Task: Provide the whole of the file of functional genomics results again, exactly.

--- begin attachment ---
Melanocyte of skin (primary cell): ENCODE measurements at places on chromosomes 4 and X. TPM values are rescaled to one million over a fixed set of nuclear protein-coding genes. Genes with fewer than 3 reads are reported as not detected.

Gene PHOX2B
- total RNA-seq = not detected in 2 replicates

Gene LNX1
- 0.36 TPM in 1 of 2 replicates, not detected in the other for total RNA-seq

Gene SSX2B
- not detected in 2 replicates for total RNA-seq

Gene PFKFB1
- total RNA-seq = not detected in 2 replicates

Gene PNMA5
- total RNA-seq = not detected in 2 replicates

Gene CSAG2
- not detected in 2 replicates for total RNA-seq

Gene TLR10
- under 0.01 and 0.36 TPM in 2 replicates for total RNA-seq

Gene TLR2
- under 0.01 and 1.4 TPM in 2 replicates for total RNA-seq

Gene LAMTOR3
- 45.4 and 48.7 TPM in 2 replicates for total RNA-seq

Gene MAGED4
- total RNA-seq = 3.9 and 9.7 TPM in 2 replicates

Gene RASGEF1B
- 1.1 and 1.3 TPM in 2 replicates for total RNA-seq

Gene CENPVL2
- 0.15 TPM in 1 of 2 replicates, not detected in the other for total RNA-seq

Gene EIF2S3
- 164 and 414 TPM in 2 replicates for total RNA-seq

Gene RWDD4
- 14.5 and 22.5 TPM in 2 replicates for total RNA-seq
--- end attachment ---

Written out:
Melanocyte of skin (primary cell): ENCODE measurements at places on chromosomes 4 and X. TPM values are rescaled to one million over a fixed set of nuclear protein-coding genes. Genes with fewer than 3 reads are reported as not detected.

Gene PHOX2B
- total RNA-seq = not detected in 2 replicates

Gene LNX1
- 0.36 TPM in 1 of 2 replicates, not detected in the other for total RNA-seq

Gene SSX2B
- not detected in 2 replicates for total RNA-seq

Gene PFKFB1
- total RNA-seq = not detected in 2 replicates

Gene PNMA5
- total RNA-seq = not detected in 2 replicates

Gene CSAG2
- not detected in 2 replicates for total RNA-seq

Gene TLR10
- under 0.01 and 0.36 TPM in 2 replicates for total RNA-seq

Gene TLR2
- under 0.01 and 1.4 TPM in 2 replicates for total RNA-seq

Gene LAMTOR3
- 45.4 and 48.7 TPM in 2 replicates for total RNA-seq

Gene MAGED4
- total RNA-seq = 3.9 and 9.7 TPM in 2 replicates

Gene RASGEF1B
- 1.1 and 1.3 TPM in 2 replicates for total RNA-seq

Gene CENPVL2
- 0.15 TPM in 1 of 2 replicates, not detected in the other for total RNA-seq

Gene EIF2S3
- 164 and 414 TPM in 2 replicates for total RNA-seq

Gene RWDD4
- 14.5 and 22.5 TPM in 2 replicates for total RNA-seq